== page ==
The Alibi Club
Q: The Alibi Club is such a complex blend of fact and fiction. What inspired the book?
A: Oddly enough, the play Copenhagen, by Michael Frayn. It turns on the idea of uncertainty—in physics as well as life. Werner Heisenberg, Hitler’s atomic guru, travels to Copenhagen to meet with his beloved friend and mentor, Nobel Laureate Niels Bohr, in the middle of World War II—and nothing in their lives is ever the same. Some historians believe that Heisenberg went to Copenhagen to ask Bohr for help in building an atomic bomb—Denmark was occupied by the Nazis at the time, and Bohr was half-Jewish. Others say Heisenberg merely asked him NOT to build the bomb for the Allies. Whatever the truth of the conversation, their friendship was broken forever; a bomb was built and dropped on Hiroshima—but what exactly did they talk about? Nobody knows. I found the story so compelling I went back to the book Frayn tapped for his play, Thomas Powers’s Heisenberg’s War. And in reading it, I stumbled across the story of Frederic Joliot-Curie.
Q: He’s the French physicist who has the beginnings of an atomic bomb in your story?
A: And in actual fact. Yes—Fred Joliot, Marie Curie’s son-in-law and a Nobel Laureate himself, had the initial plans for a nuclear pile—the basis of a chain reaction; he had the only cyclotron in Europe at his lab in Paris; and he was foresighted enough to know that the Nazis would be coming for both.
Q: So he made sure nothing was available when they arrived, in June 1940.
A: Exactly. It’s such a fabulous story—a bunch of complete amateurs with only the sketchiest idea of physics, organizing around the problem of getting heavy water and radioactive uranium out of Paris just as the Germans are marching in. I’d never realized Joliot-Curie existed, much less kept the components of the world’s first atomic bomb from falling into Hitler’s hands. I wondered why I’d never heard the story before—and then I realized: Because he didn’t build The Bomb. We did. And victors write the history.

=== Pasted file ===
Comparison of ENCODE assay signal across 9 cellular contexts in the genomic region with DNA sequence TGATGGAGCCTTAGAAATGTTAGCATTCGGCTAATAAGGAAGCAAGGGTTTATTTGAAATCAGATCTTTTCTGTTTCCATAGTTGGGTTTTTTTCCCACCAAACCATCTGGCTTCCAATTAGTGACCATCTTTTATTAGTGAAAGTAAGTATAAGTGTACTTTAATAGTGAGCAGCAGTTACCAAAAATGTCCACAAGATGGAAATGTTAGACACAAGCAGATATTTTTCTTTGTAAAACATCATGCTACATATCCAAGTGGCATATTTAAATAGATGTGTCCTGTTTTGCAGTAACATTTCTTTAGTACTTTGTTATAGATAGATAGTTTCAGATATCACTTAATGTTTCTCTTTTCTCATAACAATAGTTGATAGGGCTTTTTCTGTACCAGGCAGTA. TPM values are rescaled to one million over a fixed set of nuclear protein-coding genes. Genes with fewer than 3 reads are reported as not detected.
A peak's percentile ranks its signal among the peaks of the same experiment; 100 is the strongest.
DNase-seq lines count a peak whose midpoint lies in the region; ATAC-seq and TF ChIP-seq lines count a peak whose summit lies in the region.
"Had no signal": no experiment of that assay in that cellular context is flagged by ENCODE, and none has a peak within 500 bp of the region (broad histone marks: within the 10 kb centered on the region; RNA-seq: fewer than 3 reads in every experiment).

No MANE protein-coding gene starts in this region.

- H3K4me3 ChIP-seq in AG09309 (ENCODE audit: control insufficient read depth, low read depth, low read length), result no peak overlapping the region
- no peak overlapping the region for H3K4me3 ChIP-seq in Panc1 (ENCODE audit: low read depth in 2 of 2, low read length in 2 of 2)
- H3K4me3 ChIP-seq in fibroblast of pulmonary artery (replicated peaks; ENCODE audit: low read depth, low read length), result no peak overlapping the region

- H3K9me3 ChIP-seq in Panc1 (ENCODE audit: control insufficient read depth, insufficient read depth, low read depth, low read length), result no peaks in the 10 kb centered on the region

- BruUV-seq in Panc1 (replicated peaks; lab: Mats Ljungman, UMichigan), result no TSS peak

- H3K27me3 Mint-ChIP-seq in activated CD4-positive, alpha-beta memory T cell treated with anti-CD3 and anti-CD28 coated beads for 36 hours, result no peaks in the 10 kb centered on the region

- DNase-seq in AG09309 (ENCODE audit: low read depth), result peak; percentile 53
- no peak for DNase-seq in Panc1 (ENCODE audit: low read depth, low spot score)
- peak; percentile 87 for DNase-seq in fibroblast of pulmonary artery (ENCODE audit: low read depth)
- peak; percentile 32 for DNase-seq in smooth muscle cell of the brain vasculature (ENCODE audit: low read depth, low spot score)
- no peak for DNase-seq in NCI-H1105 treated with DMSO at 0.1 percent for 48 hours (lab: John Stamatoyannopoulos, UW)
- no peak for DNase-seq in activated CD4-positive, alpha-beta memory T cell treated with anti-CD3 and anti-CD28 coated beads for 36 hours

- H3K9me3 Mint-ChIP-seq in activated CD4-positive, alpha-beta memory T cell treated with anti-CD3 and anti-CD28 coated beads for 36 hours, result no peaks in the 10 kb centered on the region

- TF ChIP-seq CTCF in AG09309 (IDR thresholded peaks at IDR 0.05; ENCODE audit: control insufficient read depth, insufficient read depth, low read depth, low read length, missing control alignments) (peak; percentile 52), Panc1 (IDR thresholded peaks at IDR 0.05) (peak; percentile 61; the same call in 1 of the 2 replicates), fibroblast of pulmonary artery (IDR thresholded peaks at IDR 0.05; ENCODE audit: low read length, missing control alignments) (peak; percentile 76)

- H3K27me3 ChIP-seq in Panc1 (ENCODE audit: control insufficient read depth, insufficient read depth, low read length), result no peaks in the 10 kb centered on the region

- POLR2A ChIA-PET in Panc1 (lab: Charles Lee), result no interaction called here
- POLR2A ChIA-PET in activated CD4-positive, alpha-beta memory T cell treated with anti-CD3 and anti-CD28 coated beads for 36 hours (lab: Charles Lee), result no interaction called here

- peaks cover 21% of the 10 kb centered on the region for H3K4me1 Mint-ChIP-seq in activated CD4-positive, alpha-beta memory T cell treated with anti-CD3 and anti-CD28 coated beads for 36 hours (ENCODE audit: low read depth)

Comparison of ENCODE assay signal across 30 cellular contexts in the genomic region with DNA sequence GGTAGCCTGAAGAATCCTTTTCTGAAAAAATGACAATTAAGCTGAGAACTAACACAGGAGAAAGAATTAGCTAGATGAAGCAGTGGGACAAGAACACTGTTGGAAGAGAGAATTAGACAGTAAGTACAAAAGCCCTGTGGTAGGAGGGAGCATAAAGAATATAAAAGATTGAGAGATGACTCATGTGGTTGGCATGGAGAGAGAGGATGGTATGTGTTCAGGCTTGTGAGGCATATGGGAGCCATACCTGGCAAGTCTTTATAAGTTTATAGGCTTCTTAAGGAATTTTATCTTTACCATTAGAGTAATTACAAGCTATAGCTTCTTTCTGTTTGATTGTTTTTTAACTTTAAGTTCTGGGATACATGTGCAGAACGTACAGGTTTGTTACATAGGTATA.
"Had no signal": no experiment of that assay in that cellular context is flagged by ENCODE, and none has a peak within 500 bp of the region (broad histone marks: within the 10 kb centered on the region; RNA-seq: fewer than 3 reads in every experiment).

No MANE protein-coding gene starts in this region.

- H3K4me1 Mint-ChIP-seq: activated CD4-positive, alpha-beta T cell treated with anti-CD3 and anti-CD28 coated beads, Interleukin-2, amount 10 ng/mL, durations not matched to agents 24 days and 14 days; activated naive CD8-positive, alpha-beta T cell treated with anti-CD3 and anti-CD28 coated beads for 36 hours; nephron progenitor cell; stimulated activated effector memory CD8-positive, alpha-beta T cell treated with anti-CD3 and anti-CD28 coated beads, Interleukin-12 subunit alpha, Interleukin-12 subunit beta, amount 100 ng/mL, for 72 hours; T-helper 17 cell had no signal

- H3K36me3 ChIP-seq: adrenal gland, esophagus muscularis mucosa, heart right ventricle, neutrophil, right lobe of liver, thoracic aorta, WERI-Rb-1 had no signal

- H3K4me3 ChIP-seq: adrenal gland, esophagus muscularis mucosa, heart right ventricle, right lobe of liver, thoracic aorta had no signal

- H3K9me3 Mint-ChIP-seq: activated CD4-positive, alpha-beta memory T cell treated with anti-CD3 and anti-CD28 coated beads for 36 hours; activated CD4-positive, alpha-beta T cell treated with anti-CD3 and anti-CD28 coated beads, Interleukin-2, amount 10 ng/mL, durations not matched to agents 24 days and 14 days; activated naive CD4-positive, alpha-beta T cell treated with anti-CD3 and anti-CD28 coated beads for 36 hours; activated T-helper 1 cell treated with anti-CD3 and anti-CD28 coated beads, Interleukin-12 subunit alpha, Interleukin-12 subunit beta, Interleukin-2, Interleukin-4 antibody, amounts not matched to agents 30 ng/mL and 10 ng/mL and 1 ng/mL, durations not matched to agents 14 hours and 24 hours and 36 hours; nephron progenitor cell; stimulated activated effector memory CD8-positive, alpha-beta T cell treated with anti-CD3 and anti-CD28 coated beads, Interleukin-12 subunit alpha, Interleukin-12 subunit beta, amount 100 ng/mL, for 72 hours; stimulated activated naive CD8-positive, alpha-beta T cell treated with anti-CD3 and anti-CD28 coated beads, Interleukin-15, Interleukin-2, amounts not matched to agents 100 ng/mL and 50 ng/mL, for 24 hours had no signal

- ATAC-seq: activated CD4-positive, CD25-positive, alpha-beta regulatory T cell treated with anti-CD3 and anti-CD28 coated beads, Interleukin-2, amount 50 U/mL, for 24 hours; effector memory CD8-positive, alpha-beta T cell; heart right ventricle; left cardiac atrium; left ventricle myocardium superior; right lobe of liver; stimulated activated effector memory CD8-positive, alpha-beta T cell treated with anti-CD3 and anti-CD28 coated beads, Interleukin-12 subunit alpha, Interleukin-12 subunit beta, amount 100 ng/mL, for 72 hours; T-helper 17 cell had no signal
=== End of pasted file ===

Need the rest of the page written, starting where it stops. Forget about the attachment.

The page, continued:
Q: So you wrote Fred’s story instead—with embellishments. Like Memphis Jones.
A: Ah, Memphis. She’s a complete rip-off of Josephine Baker, of course—the most beautiful African-American woman in Paris, hated by the Nazis, named as a “degenerate” in their attack on the art of jazz, and a volunteer spy for the French Resistance. Baker—and Memphis, her alter ego—is tailor-made for spy fiction. I thoroughly enjoyed living in her head for as long as I could—she’s a marvelous character.
Q: The book is filled with marvelous characters.
A: And some of them were real. Spatz, for example, the German spy embedded in Paris—he went on to be the wartime lover of Coco Chanel, the greatest French designer of the twentieth century. She was exiled for collaboration as a result, and had to leave France for nearly a decade.
Q: One of the pivotal subplots of The Alibi Club revolves around the New York law firm of Sullivan & Cromwell.
A: And its Paris office, a major player in The Alibi Club. The murder of Philip Stilwell is fiction, but the substance behind it is not. Sullivan & Cromwell was run by Foster Dulles, the highest paid lawyer in the world in 1939. He was totally against American involvement in World War II, contributed to Lindbergh’s America First movement, and represented a number of German clients until his partners forced him to close the Berlin office in 1935.
Q: One of them being a company called I.G. Farbenindustrie?
A: Which created Zyklon B, the strychnine gas employed at Auschwitz. I found it ironic that an American law firm had historic ties to one of the agents of the Holocaust. As long as the United States maintained its neutrality, business was conducted as usual—whether you were a Nazi, or fighting them. Foster Dulles’s brother was Allen Dulles—another Sullivan & Cromwell partner—but Allen was a confirmed internationalist violently opposed to Foster’s views. They used to duke it out in Op-Ed pieces for the New York Times. Allen quit the firm and helped found the OSS—Roosevelt’s Office of Strategic Services. He ran a spy network from Switzerland for most of the war, and went on to direct the CIA into the Kennedy Administration. I found the dynamic between the two brothers told me something about America’s divided soul, as the Germans marched into Paris; and that became a framework for part of the story.
Q: Who’s your favorite person in the book?
A: That’s hard. I’d probably have to say Nell, the Englishwoman attempting to run a vineyard in Bordeaux. I think I love her because she’s never a black-and-white actor—Nell’s motives and morals are always firmly in the gray. That suggests complexity to me. And complexity is always far more engaging than its alternative.